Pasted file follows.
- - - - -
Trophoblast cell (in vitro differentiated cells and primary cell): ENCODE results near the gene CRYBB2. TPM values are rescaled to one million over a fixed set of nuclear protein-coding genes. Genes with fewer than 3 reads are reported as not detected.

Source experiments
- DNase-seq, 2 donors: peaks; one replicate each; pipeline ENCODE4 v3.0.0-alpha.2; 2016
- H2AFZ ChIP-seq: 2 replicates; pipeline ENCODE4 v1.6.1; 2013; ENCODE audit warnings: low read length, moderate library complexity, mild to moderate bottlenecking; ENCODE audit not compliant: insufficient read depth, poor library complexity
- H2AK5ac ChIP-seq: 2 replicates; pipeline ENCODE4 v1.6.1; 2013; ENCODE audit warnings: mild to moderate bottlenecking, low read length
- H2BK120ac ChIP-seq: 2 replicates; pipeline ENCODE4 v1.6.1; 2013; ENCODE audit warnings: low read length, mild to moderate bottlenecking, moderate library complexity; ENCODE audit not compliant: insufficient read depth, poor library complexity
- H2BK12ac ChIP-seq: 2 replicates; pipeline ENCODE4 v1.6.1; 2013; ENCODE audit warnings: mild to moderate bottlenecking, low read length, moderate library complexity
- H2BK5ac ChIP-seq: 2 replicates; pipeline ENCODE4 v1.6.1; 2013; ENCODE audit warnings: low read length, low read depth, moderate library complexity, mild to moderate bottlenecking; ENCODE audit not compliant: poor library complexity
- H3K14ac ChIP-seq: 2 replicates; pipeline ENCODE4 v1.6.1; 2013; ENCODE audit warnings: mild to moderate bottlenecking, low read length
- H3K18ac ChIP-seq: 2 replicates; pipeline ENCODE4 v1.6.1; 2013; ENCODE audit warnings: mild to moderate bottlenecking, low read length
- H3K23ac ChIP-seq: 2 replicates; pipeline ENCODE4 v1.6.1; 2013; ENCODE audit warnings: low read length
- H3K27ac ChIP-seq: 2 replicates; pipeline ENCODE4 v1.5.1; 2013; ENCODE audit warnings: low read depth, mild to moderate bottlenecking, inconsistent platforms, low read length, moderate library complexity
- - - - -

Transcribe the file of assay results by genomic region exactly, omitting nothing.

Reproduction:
Trophoblast cell (in vitro differentiated cells and primary cell): ENCODE results near the gene CRYBB2. TPM values are rescaled to one million over a fixed set of nuclear protein-coding genes. Genes with fewer than 3 reads are reported as not detected.

Source experiments
- DNase-seq, 2 donors: peaks; one replicate each; pipeline ENCODE4 v3.0.0-alpha.2; 2016
- H2AFZ ChIP-seq: 2 replicates; pipeline ENCODE4 v1.6.1; 2013; ENCODE audit warnings: low read length, moderate library complexity, mild to moderate bottlenecking; ENCODE audit not compliant: insufficient read depth, poor library complexity
- H2AK5ac ChIP-seq: 2 replicates; pipeline ENCODE4 v1.6.1; 2013; ENCODE audit warnings: mild to moderate bottlenecking, low read length
- H2BK120ac ChIP-seq: 2 replicates; pipeline ENCODE4 v1.6.1; 2013; ENCODE audit warnings: low read length, mild to moderate bottlenecking, moderate library complexity; ENCODE audit not compliant: insufficient read depth, poor library complexity
- H2BK12ac ChIP-seq: 2 replicates; pipeline ENCODE4 v1.6.1; 2013; ENCODE audit warnings: mild to moderate bottlenecking, low read length, moderate library complexity
- H2BK5ac ChIP-seq: 2 replicates; pipeline ENCODE4 v1.6.1; 2013; ENCODE audit warnings: low read length, low read depth, moderate library complexity, mild to moderate bottlenecking; ENCODE audit not compliant: poor library complexity
- H3K14ac ChIP-seq: 2 replicates; pipeline ENCODE4 v1.6.1; 2013; ENCODE audit warnings: mild to moderate bottlenecking, low read length
- H3K18ac ChIP-seq: 2 replicates; pipeline ENCODE4 v1.6.1; 2013; ENCODE audit warnings: mild to moderate bottlenecking, low read length
- H3K23ac ChIP-seq: 2 replicates; pipeline ENCODE4 v1.6.1; 2013; ENCODE audit warnings: low read length
- H3K27ac ChIP-seq: 2 replicates; pipeline ENCODE4 v1.5.1; 2013; ENCODE audit warnings: low read depth, mild to moderate bottlenecking, inconsistent platforms, low read length, moderate library complexity